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Bimodality is the simultaneous use of two distinct pitch collections. It is more general than bitonality since the "scales" involved need not be traditional scales; if diatonic collections are involved, their pitch centers need not be the familiar major and minor-scale tonics. One example is the opening (mm. 1–14) of Béla Bartók's "Boating" from Mikrokosmos (no. 125, vol. 5). Here, the right hand uses pitches of the pentatonic scale on E and the left hand uses those of the diatonic hexachord on C, perhaps suggesting G dorian or G mixolydian.

Bartók's "Boating" RH and LH pitch collections (Stein 2005, pp. 82–83).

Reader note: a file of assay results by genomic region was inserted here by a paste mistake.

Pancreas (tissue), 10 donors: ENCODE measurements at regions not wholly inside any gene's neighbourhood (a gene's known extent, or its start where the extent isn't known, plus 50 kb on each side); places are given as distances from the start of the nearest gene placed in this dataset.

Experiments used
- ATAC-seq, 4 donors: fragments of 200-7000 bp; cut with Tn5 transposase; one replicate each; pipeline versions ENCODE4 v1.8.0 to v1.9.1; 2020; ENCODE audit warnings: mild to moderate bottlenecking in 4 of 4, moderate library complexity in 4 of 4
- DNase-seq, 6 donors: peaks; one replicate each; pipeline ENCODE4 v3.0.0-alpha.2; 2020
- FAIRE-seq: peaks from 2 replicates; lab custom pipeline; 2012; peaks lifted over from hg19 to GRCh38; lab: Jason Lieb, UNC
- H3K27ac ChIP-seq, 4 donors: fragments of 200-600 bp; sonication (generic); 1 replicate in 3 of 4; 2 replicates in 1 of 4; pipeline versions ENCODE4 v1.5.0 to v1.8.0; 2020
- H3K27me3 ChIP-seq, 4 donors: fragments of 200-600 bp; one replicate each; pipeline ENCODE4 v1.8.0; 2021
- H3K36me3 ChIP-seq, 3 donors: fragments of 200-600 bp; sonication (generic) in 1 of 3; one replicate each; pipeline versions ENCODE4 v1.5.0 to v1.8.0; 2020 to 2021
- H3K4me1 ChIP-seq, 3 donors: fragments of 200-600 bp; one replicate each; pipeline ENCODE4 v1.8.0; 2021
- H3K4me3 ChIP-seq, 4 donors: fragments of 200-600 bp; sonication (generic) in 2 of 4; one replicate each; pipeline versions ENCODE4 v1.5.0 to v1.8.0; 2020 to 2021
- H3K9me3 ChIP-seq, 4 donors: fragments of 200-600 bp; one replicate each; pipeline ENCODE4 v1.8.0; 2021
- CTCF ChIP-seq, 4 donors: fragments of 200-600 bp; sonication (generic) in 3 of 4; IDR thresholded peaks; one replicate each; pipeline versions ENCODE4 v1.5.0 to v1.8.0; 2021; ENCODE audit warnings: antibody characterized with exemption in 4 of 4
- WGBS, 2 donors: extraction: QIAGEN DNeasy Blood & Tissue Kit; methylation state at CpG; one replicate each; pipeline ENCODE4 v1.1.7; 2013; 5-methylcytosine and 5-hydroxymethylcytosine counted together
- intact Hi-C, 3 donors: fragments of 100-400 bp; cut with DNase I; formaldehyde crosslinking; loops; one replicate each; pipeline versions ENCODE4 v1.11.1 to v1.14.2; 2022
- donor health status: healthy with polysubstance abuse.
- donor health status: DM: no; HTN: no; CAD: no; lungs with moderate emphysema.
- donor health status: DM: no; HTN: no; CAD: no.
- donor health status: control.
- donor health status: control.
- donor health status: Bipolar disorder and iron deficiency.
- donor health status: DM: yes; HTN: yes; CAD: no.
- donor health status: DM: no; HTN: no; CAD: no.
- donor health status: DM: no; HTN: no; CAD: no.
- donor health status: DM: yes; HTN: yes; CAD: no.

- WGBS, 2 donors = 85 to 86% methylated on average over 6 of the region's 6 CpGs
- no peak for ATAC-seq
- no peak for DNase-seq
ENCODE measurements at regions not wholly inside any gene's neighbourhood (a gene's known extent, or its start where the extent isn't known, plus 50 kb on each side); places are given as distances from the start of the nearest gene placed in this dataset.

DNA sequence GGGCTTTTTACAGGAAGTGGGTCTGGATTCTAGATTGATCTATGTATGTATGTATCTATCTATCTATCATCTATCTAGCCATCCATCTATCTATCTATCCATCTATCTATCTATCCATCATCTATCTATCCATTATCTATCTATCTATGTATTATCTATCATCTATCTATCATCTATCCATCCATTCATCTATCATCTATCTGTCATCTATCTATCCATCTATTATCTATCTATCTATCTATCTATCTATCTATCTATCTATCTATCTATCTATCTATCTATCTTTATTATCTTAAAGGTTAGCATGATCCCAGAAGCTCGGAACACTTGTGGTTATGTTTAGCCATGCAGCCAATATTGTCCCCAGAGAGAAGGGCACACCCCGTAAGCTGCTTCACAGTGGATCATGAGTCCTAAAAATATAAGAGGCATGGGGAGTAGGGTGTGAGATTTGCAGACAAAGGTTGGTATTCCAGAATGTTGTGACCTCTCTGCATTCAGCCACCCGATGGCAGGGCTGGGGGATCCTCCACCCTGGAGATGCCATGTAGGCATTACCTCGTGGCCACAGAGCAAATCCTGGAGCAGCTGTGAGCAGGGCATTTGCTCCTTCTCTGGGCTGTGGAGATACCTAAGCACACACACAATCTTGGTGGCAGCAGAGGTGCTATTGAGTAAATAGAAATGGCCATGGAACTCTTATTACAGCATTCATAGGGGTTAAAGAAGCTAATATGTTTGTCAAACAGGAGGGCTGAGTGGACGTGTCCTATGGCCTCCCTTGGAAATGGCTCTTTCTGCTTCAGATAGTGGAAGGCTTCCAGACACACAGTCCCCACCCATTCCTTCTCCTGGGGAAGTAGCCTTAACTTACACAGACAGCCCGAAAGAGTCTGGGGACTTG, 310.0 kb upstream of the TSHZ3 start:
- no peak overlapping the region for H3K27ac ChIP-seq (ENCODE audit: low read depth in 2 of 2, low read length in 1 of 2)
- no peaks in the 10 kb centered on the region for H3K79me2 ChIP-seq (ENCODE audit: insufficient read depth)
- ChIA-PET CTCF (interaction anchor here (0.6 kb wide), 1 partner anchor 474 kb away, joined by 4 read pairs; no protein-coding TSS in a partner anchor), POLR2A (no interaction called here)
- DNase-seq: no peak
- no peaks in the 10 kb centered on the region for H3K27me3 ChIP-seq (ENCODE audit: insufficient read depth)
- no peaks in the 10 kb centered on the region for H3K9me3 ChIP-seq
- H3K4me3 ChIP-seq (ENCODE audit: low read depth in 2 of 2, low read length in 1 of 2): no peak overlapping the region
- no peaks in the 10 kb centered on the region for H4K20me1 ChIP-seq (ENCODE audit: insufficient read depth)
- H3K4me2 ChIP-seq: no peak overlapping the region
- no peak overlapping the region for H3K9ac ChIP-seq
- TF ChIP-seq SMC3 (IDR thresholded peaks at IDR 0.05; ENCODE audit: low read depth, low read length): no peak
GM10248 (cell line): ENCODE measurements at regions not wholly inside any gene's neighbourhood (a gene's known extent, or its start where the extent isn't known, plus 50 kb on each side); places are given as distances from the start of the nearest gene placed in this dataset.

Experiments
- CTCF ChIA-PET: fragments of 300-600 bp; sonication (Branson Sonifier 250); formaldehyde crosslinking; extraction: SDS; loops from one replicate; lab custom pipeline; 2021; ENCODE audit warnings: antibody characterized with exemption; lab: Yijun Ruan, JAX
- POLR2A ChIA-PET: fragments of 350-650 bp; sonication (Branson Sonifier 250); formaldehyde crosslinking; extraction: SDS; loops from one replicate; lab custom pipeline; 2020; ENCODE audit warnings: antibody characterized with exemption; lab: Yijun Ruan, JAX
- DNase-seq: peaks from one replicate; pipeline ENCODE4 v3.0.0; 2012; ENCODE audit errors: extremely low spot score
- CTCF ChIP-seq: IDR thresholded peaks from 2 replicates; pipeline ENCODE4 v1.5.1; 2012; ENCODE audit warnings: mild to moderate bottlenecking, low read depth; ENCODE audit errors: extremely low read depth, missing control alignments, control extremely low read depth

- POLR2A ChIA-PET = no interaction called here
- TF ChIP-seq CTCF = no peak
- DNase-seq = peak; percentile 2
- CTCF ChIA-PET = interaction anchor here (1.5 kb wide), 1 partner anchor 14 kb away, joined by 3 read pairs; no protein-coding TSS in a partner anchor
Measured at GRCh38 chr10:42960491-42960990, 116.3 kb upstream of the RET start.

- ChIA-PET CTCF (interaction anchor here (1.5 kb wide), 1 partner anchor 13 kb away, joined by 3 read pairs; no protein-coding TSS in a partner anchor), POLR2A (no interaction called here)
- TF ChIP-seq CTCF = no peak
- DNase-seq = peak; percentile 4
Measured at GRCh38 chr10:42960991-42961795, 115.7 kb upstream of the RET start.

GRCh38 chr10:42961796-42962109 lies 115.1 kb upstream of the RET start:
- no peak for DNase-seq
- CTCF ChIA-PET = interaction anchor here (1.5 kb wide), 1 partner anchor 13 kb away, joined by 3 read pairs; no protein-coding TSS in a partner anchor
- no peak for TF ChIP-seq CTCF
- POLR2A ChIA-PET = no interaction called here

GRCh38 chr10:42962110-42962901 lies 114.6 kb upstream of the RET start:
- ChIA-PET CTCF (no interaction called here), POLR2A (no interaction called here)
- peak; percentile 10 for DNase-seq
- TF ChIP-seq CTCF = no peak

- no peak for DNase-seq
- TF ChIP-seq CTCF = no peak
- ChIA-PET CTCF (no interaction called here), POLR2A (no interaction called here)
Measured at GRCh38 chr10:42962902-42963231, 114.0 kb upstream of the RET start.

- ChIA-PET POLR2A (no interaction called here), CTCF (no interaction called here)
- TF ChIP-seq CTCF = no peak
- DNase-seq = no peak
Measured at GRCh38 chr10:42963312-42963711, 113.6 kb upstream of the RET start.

Bartók also uses the white-key and black-key collections (diatonic scale and its pentatonic complement) in no.6 of the Eight Improvisations, with the pentatonic as foreground, and in mm. 50–51 of the third movement of his Fourth Quartet, with the diatonic as foreground (Wilson 1992, p. 25). 

Paul Wilson argues against analyzing Bartók's "Diminished Fifth" (Mikrokosmos vol. 4, no. 101) and "Harvest Song" (no. 33 of the Forty-Four Duos for two violins) as bitonal since in both "the larger octatonic collection embraces and supports both supposed tonalities" (Wilson 1992, p. 27). Here, the octatonic collection is partitioned into two four-note segments (4-10 or 0235) of the natural minor scales a tritone apart.


  • Stein, Deborah (2005). "Introduction to Musical Ambiguity". In Engaging Music: Essays in Music Analysis, fourth edition, edited by Deborah Stein, pp. 77–88. New York: Oxford University Press. ISBN 978-0-19-517010-8.
  • Wilson, Paul (1992). The Music of Béla Bartók. New Haven and London: Yale University Press. ISBN 0-300-05111-5.